I’m writing this on day one of my leave of absence, after precisely two hugs (freely given) and four and a half well-meant expressions of taking it easy or good luck or likewise from direct coworkers. I did get several more well-wishes from folks in my working group, and some unexpected help from that quarter, too– which means, again, that I have to examine the divide between my own self-perception and others’ willingness to help when asked not by me, but my boss. I am seriously questioning how long I will stay at my job once I return, having talked myself off the ledge of trying to quit while I’ll out– but the larger question of the cluelessless and/or disinterest of most of my coworkers and my need to look at what I can do to prevent future overexertion as well as to identify– what is it I like about the job, in case I do decide to look elsewhere, what I need to change in this workplace in me and in others for me to tolerate staying, and what conversations I need to have with colleagues & higher ups to see what would work.

Of course, there are other things to do.  Sleep.  Read.  Socialize.  Tackle the garden.  File for divorce.  Get my dad’s mortgage resettled.  Other family health & legal projects.  They will be good distractions and anxiety-reducers around the hard work of “how did I get here again,” and “how do I ask for what else I need to keep going?”

 

Side effects may include (not as described)

Any drug is going to have side effects.  Any psychoactive drug, either when it stops being effective, or causes you to be in overdose (the “mild,” not-dead, not in the hospital yet kind of OD) often has side effects that mimic the symptoms you’re trying to treat.  Sleep disturbance, anxiety, paranoia, lethargy, apathy, catatonia, insomnia, suicidal ideation, you get the drift.  In something cyclical like bipolar, it’s hard to tell if it’s the meds that aren’t working, if it’s too much meds, if it’s the change in season (bipolars’ diurnal & circadian rhythms are really sensitive and prone to getting extremely messed up), or some external stressor that has set off a dip or upswing in mood– but it can be a slow creep, and sneaky, and even practiced, self-aware, general ly pretty in-control folks can find themselves in the midst on an onset before they realize they’re having an episode.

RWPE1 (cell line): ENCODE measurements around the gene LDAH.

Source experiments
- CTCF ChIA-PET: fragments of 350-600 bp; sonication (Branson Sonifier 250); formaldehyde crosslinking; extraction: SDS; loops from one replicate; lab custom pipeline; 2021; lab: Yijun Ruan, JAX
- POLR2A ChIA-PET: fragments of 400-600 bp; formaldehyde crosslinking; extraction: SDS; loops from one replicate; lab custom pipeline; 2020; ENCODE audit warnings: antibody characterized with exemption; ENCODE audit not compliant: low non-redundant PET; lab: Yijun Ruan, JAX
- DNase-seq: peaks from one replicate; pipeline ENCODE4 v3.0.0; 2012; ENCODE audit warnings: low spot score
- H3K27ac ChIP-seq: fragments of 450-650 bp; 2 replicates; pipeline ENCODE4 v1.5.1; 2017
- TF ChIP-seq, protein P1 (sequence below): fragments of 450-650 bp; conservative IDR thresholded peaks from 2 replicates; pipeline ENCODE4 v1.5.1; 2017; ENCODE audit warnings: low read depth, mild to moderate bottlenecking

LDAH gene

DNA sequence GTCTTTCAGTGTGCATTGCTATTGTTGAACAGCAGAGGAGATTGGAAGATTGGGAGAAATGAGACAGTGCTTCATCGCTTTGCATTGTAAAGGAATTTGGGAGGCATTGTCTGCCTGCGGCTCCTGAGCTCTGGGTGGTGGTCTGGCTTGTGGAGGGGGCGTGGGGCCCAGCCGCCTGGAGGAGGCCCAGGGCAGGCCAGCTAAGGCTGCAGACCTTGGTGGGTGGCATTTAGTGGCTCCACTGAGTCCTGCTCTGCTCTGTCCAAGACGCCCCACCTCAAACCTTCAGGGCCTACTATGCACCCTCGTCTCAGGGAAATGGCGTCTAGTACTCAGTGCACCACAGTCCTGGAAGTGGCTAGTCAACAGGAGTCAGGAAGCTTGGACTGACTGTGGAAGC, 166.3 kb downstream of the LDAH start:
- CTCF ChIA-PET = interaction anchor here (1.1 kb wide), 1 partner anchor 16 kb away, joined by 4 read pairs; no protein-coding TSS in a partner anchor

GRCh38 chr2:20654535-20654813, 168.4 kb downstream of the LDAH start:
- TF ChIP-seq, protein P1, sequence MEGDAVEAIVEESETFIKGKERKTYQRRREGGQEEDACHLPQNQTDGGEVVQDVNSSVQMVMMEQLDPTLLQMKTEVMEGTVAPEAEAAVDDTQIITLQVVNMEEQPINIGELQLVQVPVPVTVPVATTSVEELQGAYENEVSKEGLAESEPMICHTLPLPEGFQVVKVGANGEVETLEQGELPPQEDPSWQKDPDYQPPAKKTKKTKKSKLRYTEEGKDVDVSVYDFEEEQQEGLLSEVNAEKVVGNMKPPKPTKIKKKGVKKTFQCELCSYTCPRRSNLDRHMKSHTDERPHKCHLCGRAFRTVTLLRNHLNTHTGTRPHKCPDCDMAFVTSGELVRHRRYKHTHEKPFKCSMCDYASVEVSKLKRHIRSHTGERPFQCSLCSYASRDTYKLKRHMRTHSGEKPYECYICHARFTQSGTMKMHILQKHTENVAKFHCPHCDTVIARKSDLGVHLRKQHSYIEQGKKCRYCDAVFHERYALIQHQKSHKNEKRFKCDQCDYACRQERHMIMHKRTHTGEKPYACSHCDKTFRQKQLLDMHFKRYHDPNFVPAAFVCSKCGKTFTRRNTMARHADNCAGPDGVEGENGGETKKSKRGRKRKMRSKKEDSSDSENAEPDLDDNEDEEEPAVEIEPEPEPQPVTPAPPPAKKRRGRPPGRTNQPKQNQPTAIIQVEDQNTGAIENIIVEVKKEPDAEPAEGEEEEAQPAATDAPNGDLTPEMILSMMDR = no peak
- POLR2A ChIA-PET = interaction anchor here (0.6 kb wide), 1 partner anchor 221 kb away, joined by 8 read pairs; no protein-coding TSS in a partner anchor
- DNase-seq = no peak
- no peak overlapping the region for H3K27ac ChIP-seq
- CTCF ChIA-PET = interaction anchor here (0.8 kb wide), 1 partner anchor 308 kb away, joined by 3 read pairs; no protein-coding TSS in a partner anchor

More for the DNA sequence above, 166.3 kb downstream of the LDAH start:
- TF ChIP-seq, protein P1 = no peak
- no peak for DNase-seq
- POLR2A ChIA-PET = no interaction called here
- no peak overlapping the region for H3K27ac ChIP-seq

And then there are the physical side effects.  These may or may not be listed on the drug label– my own experience since 2007 is that some of the side effects are always going to be idiosyncratic to the patient, especially when dealing with psychoactive drugs, which doesn’t mean they still aren’t real to the patient, and that some aren’t listed because they’re not widely known yet, because a lot of bipolar drugs are off-label anti-convulsants, and so, obviously, bipolars’ reactions are going to be a little different from people with seizure disorders.  (This is why patient med wikis like crazymeds are so integral to feeling like you aren’t totally nuts when you experience symptoms that are listed nowhere official.)  I mentioned the sleep disturbance– so, multiply that by weeks or months, and then see how your joints and muscles ache because you’re exhausted.  See how your patience and moods fray, and your sense of humor disappears (and makes your mood swing even worse). Sometimes, there’s muscle stiffness, so painful you can’t turn your neck, and it brings tears to your eyes to touch your own skin to rub in some arnica cream or Tiger Balm or whatever other placebo-self-care balm you think might possibly help.  Some of the meds make you clench your teeth so that you wake every day with a headache or walk around with a permanent frown that turns people off because they think you hate everyone.  (You don’t.  Just your meds, the same ones that make it possible to get out of bed everyday and come to work to frown at everybody in sight.)  They dry out your mouth, or leach out salts so that all you do all day is drink water and crave a salt lick.  Sometimes, the meds dry out your skin, so that no lotion is thick enough and you have to go to the work bathroom three times a day to lather up just so you won’t claw your skin off.  (But it’s spring, and you’re hitting a middle age hormone change, it makes sense that your normal spring dry patch would just be worse this year, that’s what you tell yourself…)  You take ibuprofen to deal with the headaches, the jaw pain, the muscle stiffness, the aches of exhaustion, and suffer the bruising that comes with too much NSAIDs as a result.  Another side effect.  Not so bad, right?